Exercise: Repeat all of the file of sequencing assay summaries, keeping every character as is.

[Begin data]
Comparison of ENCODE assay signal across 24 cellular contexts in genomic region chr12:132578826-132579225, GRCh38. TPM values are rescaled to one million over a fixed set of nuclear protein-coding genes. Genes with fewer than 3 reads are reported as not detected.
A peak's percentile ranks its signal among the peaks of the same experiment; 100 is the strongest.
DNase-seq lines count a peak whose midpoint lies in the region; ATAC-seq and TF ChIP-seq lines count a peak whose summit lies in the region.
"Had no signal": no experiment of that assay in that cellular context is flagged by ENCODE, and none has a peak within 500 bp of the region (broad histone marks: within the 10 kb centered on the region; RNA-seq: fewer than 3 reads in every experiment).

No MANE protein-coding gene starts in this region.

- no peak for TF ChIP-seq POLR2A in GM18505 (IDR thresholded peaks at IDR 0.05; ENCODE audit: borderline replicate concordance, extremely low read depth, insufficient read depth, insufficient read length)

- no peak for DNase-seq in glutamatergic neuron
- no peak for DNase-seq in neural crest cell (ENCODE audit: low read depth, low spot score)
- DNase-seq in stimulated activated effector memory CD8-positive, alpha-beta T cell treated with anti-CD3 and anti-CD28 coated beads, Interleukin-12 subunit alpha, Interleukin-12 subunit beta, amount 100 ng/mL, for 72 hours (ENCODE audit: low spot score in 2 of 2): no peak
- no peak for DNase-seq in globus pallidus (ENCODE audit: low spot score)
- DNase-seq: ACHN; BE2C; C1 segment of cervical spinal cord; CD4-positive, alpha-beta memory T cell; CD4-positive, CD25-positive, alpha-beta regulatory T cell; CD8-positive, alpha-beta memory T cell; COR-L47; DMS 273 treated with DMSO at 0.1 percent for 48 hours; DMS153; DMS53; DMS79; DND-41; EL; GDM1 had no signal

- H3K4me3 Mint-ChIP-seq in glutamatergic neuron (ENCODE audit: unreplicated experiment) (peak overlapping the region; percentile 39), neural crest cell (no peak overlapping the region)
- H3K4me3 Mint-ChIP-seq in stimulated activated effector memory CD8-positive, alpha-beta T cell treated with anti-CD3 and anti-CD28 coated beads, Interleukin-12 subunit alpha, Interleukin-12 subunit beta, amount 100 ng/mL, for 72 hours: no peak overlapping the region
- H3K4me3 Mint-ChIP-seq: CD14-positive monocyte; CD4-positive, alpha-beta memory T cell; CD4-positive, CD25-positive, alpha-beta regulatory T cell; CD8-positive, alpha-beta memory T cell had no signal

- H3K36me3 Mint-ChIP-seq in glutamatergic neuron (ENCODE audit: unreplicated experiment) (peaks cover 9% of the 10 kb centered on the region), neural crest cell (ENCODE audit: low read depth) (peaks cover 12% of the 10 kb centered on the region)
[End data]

Comparison of ENCODE assay signal across 24 cellular contexts in genomic region chr12:132578826-132579225, GRCh38. TPM values are rescaled to one million over a fixed set of nuclear protein-coding genes. Genes with fewer than 3 reads are reported as not detected.
A peak's percentile ranks its signal among the peaks of the same experiment; 100 is the strongest.
DNase-seq lines count a peak whose midpoint lies in the region; ATAC-seq and TF ChIP-seq lines count a peak whose summit lies in the region.
"Had no signal": no experiment of that assay in that cellular context is flagged by ENCODE, and none has a peak within 500 bp of the region (broad histone marks: within the 10 kb centered on the region; RNA-seq: fewer than 3 reads in every experiment).

No MANE protein-coding gene starts in this region.

- no peak for TF ChIP-seq POLR2A in GM18505 (IDR thresholded peaks at IDR 0.05; ENCODE audit: borderline replicate concordance, extremely low read depth, insufficient read depth, insufficient read length)

- no peak for DNase-seq in glutamatergic neuron
- no peak for DNase-seq in neural crest cell (ENCODE audit: low read depth, low spot score)
- DNase-seq in stimulated activated effector memory CD8-positive, alpha-beta T cell treated with anti-CD3 and anti-CD28 coated beads, Interleukin-12 subunit alpha, Interleukin-12 subunit beta, amount 100 ng/mL, for 72 hours (ENCODE audit: low spot score in 2 of 2): no peak
- no peak for DNase-seq in globus pallidus (ENCODE audit: low spot score)
- DNase-seq: ACHN; BE2C; C1 segment of cervical spinal cord; CD4-positive, alpha-beta memory T cell; CD4-positive, CD25-positive, alpha-beta regulatory T cell; CD8-positive, alpha-beta memory T cell; COR-L47; DMS 273 treated with DMSO at 0.1 percent for 48 hours; DMS153; DMS53; DMS79; DND-41; EL; GDM1 had no signal

- H3K4me3 Mint-ChIP-seq in glutamatergic neuron (ENCODE audit: unreplicated experiment) (peak overlapping the region; percentile 39), neural crest cell (no peak overlapping the region)
- H3K4me3 Mint-ChIP-seq in stimulated activated effector memory CD8-positive, alpha-beta T cell treated with anti-CD3 and anti-CD28 coated beads, Interleukin-12 subunit alpha, Interleukin-12 subunit beta, amount 100 ng/mL, for 72 hours: no peak overlapping the region
- H3K4me3 Mint-ChIP-seq: CD14-positive monocyte; CD4-positive, alpha-beta memory T cell; CD4-positive, CD25-positive, alpha-beta regulatory T cell; CD8-positive, alpha-beta memory T cell had no signal

- H3K36me3 Mint-ChIP-seq in glutamatergic neuron (ENCODE audit: unreplicated experiment) (peaks cover 9% of the 10 kb centered on the region), neural crest cell (ENCODE audit: low read depth) (peaks cover 12% of the 10 kb centered on the region)